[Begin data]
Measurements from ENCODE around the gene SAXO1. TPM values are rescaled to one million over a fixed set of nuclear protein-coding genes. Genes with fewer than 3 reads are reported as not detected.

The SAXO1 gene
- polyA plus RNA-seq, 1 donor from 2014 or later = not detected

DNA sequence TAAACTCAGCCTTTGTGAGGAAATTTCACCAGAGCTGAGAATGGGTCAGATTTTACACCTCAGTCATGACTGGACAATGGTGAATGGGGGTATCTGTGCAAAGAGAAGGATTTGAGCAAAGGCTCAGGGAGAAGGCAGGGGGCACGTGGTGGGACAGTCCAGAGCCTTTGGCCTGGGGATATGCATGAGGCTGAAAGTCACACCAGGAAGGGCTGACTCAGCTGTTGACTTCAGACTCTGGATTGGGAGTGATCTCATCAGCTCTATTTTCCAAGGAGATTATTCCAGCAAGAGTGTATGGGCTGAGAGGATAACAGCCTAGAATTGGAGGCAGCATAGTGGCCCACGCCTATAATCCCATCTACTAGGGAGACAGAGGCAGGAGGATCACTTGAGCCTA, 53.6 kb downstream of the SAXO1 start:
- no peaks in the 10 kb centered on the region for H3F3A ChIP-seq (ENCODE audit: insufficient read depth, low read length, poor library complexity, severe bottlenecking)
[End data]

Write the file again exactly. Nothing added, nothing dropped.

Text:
Measurements from ENCODE around the gene SAXO1. TPM values are rescaled to one million over a fixed set of nuclear protein-coding genes. Genes with fewer than 3 reads are reported as not detected.

The SAXO1 gene
- polyA plus RNA-seq, 1 donor from 2014 or later = not detected

DNA sequence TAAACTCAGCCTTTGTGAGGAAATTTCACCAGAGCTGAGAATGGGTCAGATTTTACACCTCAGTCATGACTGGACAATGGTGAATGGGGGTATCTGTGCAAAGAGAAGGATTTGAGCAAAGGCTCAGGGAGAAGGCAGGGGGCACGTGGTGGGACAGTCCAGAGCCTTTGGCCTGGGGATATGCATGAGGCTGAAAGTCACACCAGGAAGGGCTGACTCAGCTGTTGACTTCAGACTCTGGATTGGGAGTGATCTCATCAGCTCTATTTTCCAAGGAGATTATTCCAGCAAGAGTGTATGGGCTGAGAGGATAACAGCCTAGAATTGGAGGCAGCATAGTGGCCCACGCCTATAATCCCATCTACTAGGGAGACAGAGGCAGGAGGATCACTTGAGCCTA, 53.6 kb downstream of the SAXO1 start:
- no peaks in the 10 kb centered on the region for H3F3A ChIP-seq (ENCODE audit: insufficient read depth, low read length, poor library complexity, severe bottlenecking)